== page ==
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bluetooth head-set, usb-stick
Bluetooth is used for high-frequency voice and data transfer over short distances. Bluetooth enables various devices to be connected wirelessly, e.g. a mobile phone to a hands-free headset or a laptop wittoh a printer or mouse. Bluetooth technology is simple, cheap and booming; new applications are reaching the market all the time.
Bluetooth devices are assigned to one of three power classes: 1, 2 and 3. The radiation energy emitted by class 2 and 3 Bluetooth devices is weak and limited in range. Most of the Bluetooth applications used close to the body belong to one of these two power classes. Bluetooth transmitters in the most powerful class 1 can cause exposure to radiation similar to that emitted by a mobile phone if they are operated in the immediate vicinity of the body.
The radiation exposure caused by Bluetooth devices in all three power classes is below the international recommended levels. The information currently available does not suggest that this radiation represents an immediate threat to health.
Precautions are unnecessary for Bluetooth devices in the lower power classes 2 and 3. Some mobile phones that use Bluetooth to access the Internet have class 1 transmitters. It is advisable to switch off the Internet connection when making phone calls with such devices to reduce the additional exposure of the head to radiation.

Bluetooth hands-free headsets to minimise radiation from mobile phones
Nowadays Bluetooth hands-free headsets are also used as a precautionary measure to reduce exposure to radiation from mobile phones. Instead of the mobile phone, a Bluetooth transmitter that emits a far lower level of radiation is held to the ear during phone calls, thus reducing exposure of the head considerably.

Detailed information

Bluetooth (IEEE 802.15.1) is the first standard to be introduced for voice and data transfer over short distances (known as WPAN, or wireless personal area network). As Bluetooth transmitters are very small and cheap and use little power, a large number of devices already contain them, and new applications are being developed all the time.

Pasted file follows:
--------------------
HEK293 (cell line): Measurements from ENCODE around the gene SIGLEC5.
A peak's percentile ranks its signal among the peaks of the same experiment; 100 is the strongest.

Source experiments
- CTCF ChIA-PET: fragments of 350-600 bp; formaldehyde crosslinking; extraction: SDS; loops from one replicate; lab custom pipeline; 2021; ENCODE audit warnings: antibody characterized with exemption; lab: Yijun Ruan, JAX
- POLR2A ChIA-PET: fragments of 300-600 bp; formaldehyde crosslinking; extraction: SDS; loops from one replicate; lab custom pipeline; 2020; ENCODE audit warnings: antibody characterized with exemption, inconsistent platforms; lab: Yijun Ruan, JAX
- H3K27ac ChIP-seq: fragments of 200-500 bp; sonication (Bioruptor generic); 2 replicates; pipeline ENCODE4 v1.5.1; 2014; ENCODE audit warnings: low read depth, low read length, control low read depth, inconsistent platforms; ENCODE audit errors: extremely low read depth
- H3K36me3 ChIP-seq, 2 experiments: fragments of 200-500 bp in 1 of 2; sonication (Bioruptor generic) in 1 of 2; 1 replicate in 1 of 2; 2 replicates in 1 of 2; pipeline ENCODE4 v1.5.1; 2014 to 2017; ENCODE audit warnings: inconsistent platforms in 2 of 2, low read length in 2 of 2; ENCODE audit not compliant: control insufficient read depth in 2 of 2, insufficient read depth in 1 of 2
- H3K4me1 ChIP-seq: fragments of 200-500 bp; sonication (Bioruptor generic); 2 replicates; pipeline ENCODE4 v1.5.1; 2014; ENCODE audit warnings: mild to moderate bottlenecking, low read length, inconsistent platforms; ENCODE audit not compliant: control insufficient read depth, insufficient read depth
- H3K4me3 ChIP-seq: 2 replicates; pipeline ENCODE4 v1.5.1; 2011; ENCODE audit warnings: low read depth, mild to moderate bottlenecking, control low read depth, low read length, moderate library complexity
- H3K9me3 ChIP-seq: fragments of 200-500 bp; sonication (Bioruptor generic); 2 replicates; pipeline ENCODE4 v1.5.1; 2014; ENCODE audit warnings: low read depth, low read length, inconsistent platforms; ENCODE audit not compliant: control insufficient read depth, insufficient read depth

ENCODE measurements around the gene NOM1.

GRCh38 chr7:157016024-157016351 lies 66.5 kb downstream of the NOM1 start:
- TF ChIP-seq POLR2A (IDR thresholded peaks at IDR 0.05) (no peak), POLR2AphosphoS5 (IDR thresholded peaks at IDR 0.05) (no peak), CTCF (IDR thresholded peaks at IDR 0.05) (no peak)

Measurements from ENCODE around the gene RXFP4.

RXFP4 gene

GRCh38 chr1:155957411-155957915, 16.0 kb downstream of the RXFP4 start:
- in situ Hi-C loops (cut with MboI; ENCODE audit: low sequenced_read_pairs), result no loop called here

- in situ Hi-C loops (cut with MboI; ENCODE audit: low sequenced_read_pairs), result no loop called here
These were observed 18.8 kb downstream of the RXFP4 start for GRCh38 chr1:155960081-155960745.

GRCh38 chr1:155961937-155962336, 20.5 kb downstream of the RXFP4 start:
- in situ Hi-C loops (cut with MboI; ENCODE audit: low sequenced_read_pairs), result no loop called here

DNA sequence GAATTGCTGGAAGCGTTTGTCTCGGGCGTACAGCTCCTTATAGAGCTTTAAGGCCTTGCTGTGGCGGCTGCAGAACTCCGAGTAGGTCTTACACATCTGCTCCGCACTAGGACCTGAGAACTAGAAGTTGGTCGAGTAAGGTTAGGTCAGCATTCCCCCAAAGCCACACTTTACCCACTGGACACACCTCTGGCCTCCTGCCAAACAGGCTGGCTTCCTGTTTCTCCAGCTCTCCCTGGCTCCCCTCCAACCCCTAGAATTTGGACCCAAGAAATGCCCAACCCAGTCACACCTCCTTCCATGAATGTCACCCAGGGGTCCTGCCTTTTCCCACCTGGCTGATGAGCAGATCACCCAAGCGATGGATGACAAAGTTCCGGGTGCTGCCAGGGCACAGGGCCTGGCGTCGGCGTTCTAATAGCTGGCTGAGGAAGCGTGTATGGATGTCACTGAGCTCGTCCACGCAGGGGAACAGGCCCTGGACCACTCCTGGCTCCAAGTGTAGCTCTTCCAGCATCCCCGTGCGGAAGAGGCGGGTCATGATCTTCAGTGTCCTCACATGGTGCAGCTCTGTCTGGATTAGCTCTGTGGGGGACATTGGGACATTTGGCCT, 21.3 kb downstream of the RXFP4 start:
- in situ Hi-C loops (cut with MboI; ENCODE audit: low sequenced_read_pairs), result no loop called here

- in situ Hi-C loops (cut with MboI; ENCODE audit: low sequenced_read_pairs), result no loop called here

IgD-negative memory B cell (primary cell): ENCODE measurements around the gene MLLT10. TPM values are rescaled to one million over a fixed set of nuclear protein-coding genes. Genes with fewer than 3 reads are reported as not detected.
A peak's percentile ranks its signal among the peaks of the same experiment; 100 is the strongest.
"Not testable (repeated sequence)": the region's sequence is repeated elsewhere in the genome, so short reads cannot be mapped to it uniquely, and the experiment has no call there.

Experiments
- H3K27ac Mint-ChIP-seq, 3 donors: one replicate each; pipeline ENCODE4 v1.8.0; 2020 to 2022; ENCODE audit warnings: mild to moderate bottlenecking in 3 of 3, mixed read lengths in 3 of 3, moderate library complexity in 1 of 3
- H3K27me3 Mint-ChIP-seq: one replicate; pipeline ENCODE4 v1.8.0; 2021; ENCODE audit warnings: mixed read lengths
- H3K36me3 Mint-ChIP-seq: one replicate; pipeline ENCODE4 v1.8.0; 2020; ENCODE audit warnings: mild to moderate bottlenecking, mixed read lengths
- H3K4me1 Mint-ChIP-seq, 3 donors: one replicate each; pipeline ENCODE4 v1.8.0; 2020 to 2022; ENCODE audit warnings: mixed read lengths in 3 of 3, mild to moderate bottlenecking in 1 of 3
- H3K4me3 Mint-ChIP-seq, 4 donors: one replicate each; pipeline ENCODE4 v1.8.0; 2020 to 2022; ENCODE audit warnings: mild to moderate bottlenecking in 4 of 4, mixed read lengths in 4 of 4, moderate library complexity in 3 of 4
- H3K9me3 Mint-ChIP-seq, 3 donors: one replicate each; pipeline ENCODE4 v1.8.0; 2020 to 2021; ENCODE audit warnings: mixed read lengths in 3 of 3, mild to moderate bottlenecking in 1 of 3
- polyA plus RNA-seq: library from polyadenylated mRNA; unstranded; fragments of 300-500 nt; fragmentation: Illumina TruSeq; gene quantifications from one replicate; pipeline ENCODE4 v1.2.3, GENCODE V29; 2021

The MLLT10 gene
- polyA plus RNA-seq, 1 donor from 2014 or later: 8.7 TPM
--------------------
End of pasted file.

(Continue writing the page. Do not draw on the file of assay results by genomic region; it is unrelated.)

Typical applications
  • Hands-free headsets for mobile or cordless phones
  • Cordless telephones for Internet telephony (Voice over IP)
  • Synchronisation of PDAs with each other and with a computer
  • Wireless connections for audio and video systems and MP3 players
  • Wireless connections between computers, printers, mice, digital cameras etc.
  • Connection to external car antennas for mobile phones
  • Patient monitoring in hospitals

1. Technical data

Frequency: 2.4-2.4835 GHz, Bluetooth uses the globally free and unlicensed ISM band; Wavelength: approx. 12.5 cm.

Transmission power
There are three power classes for various Bluetooth applications, each with a different range. The most common class is the weakest (Table 1).
The effective transmission power is usually lower than the maximum power as transmission is only ever strong enough for the receiving device to pick up the signal. The receiving device can measure the transmission power and request the transmitter to increase or reduce it if possible. This power regulation prolongs battery life and avoids interference with other Bluetooth networks.

Power class
Peak transmission power (mW)
Maximum transmission power (mW)
Minimum transmission power (mW)
Range (m)
Table 1: Power classes for Bluetooth transmitters

This means that the transmission power, and thus radiation exposure, are not constant. Power regulation is mandatory for power class 1 and optional for classes 2 and 3.

Operational architecture
There are various communication profiles for Bluetooth devices depending on the application. Each device only supports certain profiles. Two devices can only communicate via a common profile, and are thus only compatible if this is the case.
When Bluetooth devices with the same communication profile are in proximity, they automatically communicate with each other. Up to eight devices can be actively linked in a network known as a piconet. One device (known as the master) takes the lead and organises data transfer within the piconet; all the other devices are known as slaves.
Bluetooth frequency hoppingnew window
Bluetooth frequency hopping Figure 1 shows an example of a Bluetooth time slot structure. The master transmits on channels 12, 5, 55 and 70; the slaves transmit on channels 68, 1, 17 and 41. On channel 5, five time slots are combined to allow a larger volume of data to be transmitted; on channel 17, three time slots are combined. Individual time slots can be in use for different lengths of time depending on the volume of data being transmitted. Source of image [4]